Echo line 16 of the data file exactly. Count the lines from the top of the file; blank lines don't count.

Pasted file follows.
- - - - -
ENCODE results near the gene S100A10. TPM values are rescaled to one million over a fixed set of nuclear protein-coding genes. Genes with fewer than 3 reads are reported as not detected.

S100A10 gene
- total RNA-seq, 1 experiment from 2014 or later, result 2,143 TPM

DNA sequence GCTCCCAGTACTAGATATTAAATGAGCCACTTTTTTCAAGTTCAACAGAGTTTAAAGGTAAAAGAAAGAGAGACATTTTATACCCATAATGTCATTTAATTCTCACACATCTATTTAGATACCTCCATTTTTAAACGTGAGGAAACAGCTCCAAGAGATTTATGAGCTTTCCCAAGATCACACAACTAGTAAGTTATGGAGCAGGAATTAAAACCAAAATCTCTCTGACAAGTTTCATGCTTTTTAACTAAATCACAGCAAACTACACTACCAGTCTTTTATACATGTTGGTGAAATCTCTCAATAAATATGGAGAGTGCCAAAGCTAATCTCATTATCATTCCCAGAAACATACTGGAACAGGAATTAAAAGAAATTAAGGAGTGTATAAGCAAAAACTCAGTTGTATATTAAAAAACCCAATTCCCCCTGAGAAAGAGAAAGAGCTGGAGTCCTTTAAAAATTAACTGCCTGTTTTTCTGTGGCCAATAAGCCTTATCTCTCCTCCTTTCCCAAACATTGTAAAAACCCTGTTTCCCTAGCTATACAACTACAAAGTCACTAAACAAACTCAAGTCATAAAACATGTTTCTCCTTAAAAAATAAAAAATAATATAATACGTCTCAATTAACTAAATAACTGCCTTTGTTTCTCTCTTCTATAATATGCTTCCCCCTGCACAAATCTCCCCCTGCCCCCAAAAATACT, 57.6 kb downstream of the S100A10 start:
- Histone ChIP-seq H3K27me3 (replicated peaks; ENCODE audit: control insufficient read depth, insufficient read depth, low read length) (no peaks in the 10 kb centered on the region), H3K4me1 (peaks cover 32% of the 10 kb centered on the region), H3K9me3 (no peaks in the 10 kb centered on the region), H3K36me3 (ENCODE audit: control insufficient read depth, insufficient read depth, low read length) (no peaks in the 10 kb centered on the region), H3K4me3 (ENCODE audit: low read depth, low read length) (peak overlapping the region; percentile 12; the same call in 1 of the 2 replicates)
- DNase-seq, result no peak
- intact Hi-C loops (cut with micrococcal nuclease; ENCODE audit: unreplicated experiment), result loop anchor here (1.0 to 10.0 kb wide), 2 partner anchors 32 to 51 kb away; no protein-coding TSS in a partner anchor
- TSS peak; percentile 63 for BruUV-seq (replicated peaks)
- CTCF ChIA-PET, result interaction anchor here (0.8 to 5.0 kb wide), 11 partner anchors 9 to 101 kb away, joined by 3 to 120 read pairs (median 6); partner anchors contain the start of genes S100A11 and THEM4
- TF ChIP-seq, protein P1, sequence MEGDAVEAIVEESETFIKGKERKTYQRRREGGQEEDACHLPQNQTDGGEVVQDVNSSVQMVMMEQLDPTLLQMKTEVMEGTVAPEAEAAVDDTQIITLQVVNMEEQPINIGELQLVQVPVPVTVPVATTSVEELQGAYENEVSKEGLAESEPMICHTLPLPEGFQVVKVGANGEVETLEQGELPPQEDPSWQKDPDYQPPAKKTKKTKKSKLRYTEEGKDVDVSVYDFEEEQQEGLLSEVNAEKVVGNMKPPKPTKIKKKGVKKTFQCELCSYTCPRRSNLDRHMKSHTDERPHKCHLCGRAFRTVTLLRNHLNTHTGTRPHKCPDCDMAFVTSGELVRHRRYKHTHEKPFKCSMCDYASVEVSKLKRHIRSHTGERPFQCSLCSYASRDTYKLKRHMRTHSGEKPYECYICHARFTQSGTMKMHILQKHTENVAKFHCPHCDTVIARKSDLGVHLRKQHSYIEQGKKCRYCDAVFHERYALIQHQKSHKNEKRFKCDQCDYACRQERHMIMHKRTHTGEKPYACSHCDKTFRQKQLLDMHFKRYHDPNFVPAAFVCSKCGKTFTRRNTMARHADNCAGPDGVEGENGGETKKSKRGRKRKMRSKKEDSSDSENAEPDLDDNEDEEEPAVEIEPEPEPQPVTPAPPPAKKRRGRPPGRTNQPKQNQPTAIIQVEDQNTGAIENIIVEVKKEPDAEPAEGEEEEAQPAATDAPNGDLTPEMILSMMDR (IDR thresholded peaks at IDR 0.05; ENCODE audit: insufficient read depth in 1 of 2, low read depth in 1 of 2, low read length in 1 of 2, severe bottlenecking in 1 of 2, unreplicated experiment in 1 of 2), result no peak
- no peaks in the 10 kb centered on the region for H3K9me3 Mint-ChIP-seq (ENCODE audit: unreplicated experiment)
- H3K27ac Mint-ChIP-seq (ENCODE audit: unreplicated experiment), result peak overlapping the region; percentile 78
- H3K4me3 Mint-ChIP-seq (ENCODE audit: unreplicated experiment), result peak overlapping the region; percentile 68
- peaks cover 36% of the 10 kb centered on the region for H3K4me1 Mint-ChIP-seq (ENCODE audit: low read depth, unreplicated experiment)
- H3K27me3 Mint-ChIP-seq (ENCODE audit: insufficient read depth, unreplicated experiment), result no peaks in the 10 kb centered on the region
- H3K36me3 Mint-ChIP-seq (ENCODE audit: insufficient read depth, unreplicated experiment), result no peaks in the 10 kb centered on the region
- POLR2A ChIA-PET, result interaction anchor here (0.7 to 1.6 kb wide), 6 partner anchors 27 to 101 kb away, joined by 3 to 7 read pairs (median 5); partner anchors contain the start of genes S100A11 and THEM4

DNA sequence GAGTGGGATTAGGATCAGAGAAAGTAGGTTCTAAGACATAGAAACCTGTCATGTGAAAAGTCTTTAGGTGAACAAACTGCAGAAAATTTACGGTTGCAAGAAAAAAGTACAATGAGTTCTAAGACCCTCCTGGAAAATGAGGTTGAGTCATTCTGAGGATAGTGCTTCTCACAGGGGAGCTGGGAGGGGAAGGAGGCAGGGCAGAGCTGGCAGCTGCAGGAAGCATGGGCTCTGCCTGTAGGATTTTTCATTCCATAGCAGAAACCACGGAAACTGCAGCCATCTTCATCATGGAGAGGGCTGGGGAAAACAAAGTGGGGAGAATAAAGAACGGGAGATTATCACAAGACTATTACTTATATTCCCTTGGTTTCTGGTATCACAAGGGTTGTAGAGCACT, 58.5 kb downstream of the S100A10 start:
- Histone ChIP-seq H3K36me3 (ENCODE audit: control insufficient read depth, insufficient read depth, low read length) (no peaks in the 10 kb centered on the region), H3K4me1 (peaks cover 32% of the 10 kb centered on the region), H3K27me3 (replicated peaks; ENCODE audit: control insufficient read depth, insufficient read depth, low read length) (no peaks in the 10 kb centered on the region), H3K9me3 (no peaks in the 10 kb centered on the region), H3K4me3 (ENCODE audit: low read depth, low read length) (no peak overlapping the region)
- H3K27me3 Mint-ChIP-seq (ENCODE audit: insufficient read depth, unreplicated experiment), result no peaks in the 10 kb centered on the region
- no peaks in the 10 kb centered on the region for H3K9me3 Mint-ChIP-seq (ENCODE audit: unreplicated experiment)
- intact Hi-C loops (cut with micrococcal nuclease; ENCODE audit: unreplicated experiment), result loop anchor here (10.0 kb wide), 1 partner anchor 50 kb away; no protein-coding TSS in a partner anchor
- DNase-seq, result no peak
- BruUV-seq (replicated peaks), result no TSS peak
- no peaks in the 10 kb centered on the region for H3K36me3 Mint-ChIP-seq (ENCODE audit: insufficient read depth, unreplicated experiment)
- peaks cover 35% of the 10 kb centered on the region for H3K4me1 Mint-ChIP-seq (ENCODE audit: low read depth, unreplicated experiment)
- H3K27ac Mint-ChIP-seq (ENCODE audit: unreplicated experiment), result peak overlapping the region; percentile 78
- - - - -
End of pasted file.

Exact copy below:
- H3K36me3 Mint-ChIP-seq (ENCODE audit: insufficient read depth, unreplicated experiment), result no peaks in the 10 kb centered on the region